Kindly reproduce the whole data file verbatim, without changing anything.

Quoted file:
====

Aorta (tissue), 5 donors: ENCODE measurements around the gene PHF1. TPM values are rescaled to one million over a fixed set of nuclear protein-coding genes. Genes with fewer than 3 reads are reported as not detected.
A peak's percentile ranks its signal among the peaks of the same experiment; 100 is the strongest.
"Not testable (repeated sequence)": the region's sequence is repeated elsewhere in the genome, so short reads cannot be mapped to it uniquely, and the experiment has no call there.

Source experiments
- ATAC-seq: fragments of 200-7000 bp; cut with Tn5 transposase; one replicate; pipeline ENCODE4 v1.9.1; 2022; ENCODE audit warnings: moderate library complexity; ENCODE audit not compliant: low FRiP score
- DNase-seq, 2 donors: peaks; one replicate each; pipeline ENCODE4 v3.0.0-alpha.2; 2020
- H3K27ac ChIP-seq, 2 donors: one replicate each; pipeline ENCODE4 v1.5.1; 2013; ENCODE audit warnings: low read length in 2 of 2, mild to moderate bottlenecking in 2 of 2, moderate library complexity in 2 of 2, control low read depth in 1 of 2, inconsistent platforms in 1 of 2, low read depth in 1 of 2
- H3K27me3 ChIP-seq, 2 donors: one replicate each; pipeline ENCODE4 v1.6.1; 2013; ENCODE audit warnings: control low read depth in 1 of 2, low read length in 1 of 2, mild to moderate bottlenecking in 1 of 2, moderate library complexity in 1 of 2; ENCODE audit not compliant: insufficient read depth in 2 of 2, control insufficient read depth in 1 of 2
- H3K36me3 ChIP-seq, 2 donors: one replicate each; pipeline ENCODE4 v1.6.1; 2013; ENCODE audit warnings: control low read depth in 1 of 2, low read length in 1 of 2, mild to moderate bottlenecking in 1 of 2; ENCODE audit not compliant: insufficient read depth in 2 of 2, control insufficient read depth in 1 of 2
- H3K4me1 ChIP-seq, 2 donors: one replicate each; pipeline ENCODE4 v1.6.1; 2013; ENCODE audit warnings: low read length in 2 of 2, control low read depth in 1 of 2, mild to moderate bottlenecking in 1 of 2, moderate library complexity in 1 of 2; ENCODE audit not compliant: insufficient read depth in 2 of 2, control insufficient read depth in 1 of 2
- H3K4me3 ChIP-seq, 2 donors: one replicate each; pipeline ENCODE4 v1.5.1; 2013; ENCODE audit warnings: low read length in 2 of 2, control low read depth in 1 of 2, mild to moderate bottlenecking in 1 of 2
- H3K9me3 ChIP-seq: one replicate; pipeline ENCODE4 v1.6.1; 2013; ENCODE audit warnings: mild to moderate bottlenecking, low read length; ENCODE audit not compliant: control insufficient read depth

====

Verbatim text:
Aorta (tissue), 5 donors: ENCODE measurements around the gene PHF1. TPM values are rescaled to one million over a fixed set of nuclear protein-coding genes. Genes with fewer than 3 reads are reported as not detected.
A peak's percentile ranks its signal among the peaks of the same experiment; 100 is the strongest.
"Not testable (repeated sequence)": the region's sequence is repeated elsewhere in the genome, so short reads cannot be mapped to it uniquely, and the experiment has no call there.

Source experiments
- ATAC-seq: fragments of 200-7000 bp; cut with Tn5 transposase; one replicate; pipeline ENCODE4 v1.9.1; 2022; ENCODE audit warnings: moderate library complexity; ENCODE audit not compliant: low FRiP score
- DNase-seq, 2 donors: peaks; one replicate each; pipeline ENCODE4 v3.0.0-alpha.2; 2020
- H3K27ac ChIP-seq, 2 donors: one replicate each; pipeline ENCODE4 v1.5.1; 2013; ENCODE audit warnings: low read length in 2 of 2, mild to moderate bottlenecking in 2 of 2, moderate library complexity in 2 of 2, control low read depth in 1 of 2, inconsistent platforms in 1 of 2, low read depth in 1 of 2
- H3K27me3 ChIP-seq, 2 donors: one replicate each; pipeline ENCODE4 v1.6.1; 2013; ENCODE audit warnings: control low read depth in 1 of 2, low read length in 1 of 2, mild to moderate bottlenecking in 1 of 2, moderate library complexity in 1 of 2; ENCODE audit not compliant: insufficient read depth in 2 of 2, control insufficient read depth in 1 of 2
- H3K36me3 ChIP-seq, 2 donors: one replicate each; pipeline ENCODE4 v1.6.1; 2013; ENCODE audit warnings: control low read depth in 1 of 2, low read length in 1 of 2, mild to moderate bottlenecking in 1 of 2; ENCODE audit not compliant: insufficient read depth in 2 of 2, control insufficient read depth in 1 of 2
- H3K4me1 ChIP-seq, 2 donors: one replicate each; pipeline ENCODE4 v1.6.1; 2013; ENCODE audit warnings: low read length in 2 of 2, control low read depth in 1 of 2, mild to moderate bottlenecking in 1 of 2, moderate library complexity in 1 of 2; ENCODE audit not compliant: insufficient read depth in 2 of 2, control insufficient read depth in 1 of 2
- H3K4me3 ChIP-seq, 2 donors: one replicate each; pipeline ENCODE4 v1.5.1; 2013; ENCODE audit warnings: low read length in 2 of 2, control low read depth in 1 of 2, mild to moderate bottlenecking in 1 of 2
- H3K9me3 ChIP-seq: one replicate; pipeline ENCODE4 v1.6.1; 2013; ENCODE audit warnings: mild to moderate bottlenecking, low read length; ENCODE audit not compliant: control insufficient read depth